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Gender and Time Use in a Global Context: The Economics of Employment and Unpaid Labor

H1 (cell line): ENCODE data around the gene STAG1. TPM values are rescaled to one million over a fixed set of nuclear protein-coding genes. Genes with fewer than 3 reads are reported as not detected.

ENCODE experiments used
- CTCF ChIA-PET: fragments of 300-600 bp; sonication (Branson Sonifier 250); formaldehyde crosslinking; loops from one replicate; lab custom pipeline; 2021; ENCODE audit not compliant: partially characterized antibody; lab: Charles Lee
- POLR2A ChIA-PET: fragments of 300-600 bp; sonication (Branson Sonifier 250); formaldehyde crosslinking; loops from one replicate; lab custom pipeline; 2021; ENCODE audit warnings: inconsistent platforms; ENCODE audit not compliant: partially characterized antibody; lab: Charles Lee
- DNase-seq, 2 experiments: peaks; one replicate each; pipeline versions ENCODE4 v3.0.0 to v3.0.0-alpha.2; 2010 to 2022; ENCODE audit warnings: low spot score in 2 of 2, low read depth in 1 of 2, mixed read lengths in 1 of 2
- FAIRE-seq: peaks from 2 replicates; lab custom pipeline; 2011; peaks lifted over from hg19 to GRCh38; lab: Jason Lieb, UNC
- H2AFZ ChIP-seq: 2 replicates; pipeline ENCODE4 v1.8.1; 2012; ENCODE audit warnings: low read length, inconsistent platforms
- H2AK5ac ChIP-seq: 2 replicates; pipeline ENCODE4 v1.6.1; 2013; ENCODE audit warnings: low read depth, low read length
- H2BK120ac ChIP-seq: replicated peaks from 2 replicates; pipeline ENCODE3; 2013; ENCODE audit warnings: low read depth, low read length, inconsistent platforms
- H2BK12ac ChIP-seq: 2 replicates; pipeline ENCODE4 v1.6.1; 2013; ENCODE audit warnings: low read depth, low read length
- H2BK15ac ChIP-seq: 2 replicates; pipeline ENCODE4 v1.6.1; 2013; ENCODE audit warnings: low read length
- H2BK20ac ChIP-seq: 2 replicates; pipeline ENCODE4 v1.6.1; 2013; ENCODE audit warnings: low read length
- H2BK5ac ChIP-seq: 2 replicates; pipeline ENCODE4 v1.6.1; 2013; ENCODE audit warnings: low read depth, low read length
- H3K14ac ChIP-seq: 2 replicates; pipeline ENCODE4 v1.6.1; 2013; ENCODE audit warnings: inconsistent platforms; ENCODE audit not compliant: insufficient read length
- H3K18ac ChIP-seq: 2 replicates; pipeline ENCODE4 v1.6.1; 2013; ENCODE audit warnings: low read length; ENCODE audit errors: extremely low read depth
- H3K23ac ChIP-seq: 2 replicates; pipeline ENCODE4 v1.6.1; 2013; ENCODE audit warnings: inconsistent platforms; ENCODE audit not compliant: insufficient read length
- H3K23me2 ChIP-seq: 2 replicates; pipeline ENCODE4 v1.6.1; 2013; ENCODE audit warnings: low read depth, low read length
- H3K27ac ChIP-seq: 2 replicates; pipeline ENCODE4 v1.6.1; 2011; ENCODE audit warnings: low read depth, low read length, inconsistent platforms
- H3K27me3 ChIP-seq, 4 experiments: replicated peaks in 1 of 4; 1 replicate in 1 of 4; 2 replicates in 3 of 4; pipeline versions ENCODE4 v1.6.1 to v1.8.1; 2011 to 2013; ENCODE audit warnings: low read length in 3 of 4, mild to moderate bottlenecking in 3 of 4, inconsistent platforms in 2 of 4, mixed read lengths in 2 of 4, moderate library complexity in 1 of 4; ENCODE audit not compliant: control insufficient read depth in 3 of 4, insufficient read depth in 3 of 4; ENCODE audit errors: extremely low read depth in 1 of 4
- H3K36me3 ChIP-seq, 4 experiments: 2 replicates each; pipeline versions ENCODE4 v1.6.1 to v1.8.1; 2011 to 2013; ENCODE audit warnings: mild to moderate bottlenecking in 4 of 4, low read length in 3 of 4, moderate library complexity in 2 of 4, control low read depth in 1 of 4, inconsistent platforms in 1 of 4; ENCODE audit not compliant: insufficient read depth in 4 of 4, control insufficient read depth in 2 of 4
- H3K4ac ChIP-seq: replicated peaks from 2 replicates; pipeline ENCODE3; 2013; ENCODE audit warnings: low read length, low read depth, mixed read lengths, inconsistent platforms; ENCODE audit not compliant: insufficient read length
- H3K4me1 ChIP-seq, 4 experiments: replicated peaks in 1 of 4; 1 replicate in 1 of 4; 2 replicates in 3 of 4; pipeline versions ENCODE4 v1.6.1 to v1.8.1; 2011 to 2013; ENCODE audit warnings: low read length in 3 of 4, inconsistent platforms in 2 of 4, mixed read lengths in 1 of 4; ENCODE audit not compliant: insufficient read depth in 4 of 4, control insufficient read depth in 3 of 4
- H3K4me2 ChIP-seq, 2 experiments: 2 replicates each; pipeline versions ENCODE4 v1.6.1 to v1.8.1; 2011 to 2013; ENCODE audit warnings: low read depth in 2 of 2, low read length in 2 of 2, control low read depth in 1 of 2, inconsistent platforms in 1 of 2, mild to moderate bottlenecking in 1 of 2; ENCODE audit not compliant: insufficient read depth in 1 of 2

Rates of permanent economic migration by women into urban India have been low and falling, in contrast to other parts of the world where urban capital has drawn upon young, single women as a reserve army of labor. In this paper I use NSS surveys from 1983 to 2008 to investigate the socio-economic correlates of economic, follower and marriage migration by women to urban India. The results indicate that low urban female economic migration rates are not a statistical aberration due to incorrectly designed survey methodology and that a lack of supply of “good” jobs may be reinforcing male breadwinner norms. I argue that both falling economic and rising marriage migration rates for urban Indian women appear to be a result of urban economic inequality and insecurity. This data suggests that it is not the state-market tussle (that economists tend to be preoccupied with) but rather the interaction between family and market, and the continuing resilience of the patriarchal family in that struggle, that is the most remarkable feature of the Indian social and economic landscape.




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